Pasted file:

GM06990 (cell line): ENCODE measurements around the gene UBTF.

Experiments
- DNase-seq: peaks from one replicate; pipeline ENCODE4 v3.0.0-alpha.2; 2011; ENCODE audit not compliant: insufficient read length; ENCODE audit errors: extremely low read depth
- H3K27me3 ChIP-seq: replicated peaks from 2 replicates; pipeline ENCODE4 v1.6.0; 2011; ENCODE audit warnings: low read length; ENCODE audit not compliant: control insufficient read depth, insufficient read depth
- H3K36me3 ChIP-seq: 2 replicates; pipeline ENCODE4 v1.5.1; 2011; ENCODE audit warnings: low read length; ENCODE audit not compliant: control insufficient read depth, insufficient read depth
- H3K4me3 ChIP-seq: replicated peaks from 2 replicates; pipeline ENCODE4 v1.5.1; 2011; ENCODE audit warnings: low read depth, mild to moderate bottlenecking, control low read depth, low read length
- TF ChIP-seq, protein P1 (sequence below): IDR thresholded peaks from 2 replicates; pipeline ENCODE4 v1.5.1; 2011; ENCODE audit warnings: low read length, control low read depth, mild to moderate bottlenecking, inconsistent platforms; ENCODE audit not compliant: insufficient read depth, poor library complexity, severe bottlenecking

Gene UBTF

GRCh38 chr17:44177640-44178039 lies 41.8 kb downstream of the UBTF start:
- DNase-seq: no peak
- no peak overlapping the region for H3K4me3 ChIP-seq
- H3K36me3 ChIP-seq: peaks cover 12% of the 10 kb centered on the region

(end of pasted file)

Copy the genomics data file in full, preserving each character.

GM06990 (cell line): ENCODE measurements around the gene UBTF.

Experiments
- DNase-seq: peaks from one replicate; pipeline ENCODE4 v3.0.0-alpha.2; 2011; ENCODE audit not compliant: insufficient read length; ENCODE audit errors: extremely low read depth
- H3K27me3 ChIP-seq: replicated peaks from 2 replicates; pipeline ENCODE4 v1.6.0; 2011; ENCODE audit warnings: low read length; ENCODE audit not compliant: control insufficient read depth, insufficient read depth
- H3K36me3 ChIP-seq: 2 replicates; pipeline ENCODE4 v1.5.1; 2011; ENCODE audit warnings: low read length; ENCODE audit not compliant: control insufficient read depth, insufficient read depth
- H3K4me3 ChIP-seq: replicated peaks from 2 replicates; pipeline ENCODE4 v1.5.1; 2011; ENCODE audit warnings: low read depth, mild to moderate bottlenecking, control low read depth, low read length
- TF ChIP-seq, protein P1 (sequence below): IDR thresholded peaks from 2 replicates; pipeline ENCODE4 v1.5.1; 2011; ENCODE audit warnings: low read length, control low read depth, mild to moderate bottlenecking, inconsistent platforms; ENCODE audit not compliant: insufficient read depth, poor library complexity, severe bottlenecking

Gene UBTF

GRCh38 chr17:44177640-44178039 lies 41.8 kb downstream of the UBTF start:
- DNase-seq: no peak
- no peak overlapping the region for H3K4me3 ChIP-seq
- H3K36me3 ChIP-seq: peaks cover 12% of the 10 kb centered on the region